Retro vfx: Godzilla is 20!

Patrick Tatopoulos 6th scale Godzilla upper torso. Destruction of miniature jetty with Godzilla head. Photo by Isabella Vosmikova, © 1998 Tristar Pictures.

In vfxblog’s ‘Man-in-suit, miniatures, mechanics and modern CG: looking back at 20 years since Godzilla’, we chat to visual effects supervisor Volker Engel about this massive 1998 release and its use of practical, miniature, animatronics, puppet and CGI effects – all at once. The Q&A has some fun new facts about the teaser trailer for the film, and about how a whole bunch of shots were done, including one of my favourites, the fisherman running along that pier. You can check it all out at this dedicated link:

http://www.vfxblog.com/godzilla

Submit your film to VIEW Conference!

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Are you a filmmaker? The 2018 VIEW Conference is now accepting submissions for its 2018 film competitions.

There’s a €2,000 first prize – the VIEW Award – for short animated film, and the ITALIANMIX award for Italian short films.

Here’s some more info on how to enter:

– The VIEW AWARD is open to professionals and students, individuals or groups. Entries must be 2D or 3D animated films of 30 minutes or less created after January 1, 2016. An international jury drawn from the VIEW conference speaker roster will award the prize.

– The ITALIANMIX award is open to Italian artists working individually or with a group. Animated, experimental, or documentary films of 30 minutes or less created after January 1, 2016 are accepted. The winner will receive a Wacom tablet.

– Any dialog in the films must be in English or Italian, or have subtitles in English or Italian. Each submission should come with a press kit, a description of the project, high res still images of the work, and director credits. There is a €10 fee to enter.

– To enter either competition, go to https://festivals.festhome.com/f/776

– The deadline for entries is September 15, 2018.

The VIEW Conference takes place in Turin from October 22 to 26 and vfxblog will be there – you can register at https://www.viewconference.it.

Remembering this killer ILM shot from Deep Impact, now 20 years old

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20 years ago, the first of 1998’s asteroid films, Deep Impact, was released. In some ways it used visual effects rather sparingly to showcase the result of a partial meteor hit on the Earth. Massive waves hitting New York were a feature of the film, and these were realised as CG water sims by ILM. One shot in particular stayed in my memory – an overhead view of the waves crashing between buildings. Christopher Horvath was behind the sims for that shot, and he spoke to vfxblog about how it was made two decades ago. Read the interview here: http://vfxblog.com/deepimpact/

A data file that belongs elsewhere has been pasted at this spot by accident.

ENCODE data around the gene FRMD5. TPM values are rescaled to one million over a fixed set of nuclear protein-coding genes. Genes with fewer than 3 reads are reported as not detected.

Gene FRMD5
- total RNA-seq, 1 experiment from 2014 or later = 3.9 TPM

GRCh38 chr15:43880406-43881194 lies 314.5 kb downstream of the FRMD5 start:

The week that was at FMX 2018

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I’m now back in Sydney but last week I had an extraordinary time at FMX in Stuttgart. There I was lucky enough to introduce several killer VFX and animation presentations, and host my own track – ‘Then & Now’ – with Chris Wedge from Blue Sky Studios and Phil Tippett. Another highlight was moderating an animation directors panel with Wedge, Shannon Tindle and David Silverman (who sang the Spider-Pig song from The Simpsons Movie; I’ll never forget it).

In addition, FMX was an incredible time to catch up with old friends and make new ones. Plus get to see what’s happening in the industry. One thing I always love at FMX, too, is that the presenters regularly get to show behind the scenes material that can’t be shown anywhere else.

The FMX team made this highlights video, below, which I think really shows off the high calibre of speakers and attendees to the conference. Can’t wait for 2019 already!  Keep an eye on their website.

Inside the mind of Pacific Rim: Uprising’s animation director

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Pacific Rim: Uprising might just be an animator’s dream project; giant Jaeger robots fighting giant alien Kaiju. Whenever I watch a film like that, I always wonder, where do the animators start? Notwithstanding the fact that there’s already a Pacific Rim film out there, and perhaps plenty of other giant fighting robot films, something about Uprising’s animation felt different.

So I asked animation director Aaron Gilman to tell me. He’s now at Double Negative and is a veteran of such other effects-heavy films as Avatar and Iron Man 3 at Weta Digital. We talked about getting started with animating such large characters, finding performances, using motion capture and what Gilman calls his ‘Heft and Jank’ approach. Continue reading Inside the mind of Pacific Rim: Uprising’s animation director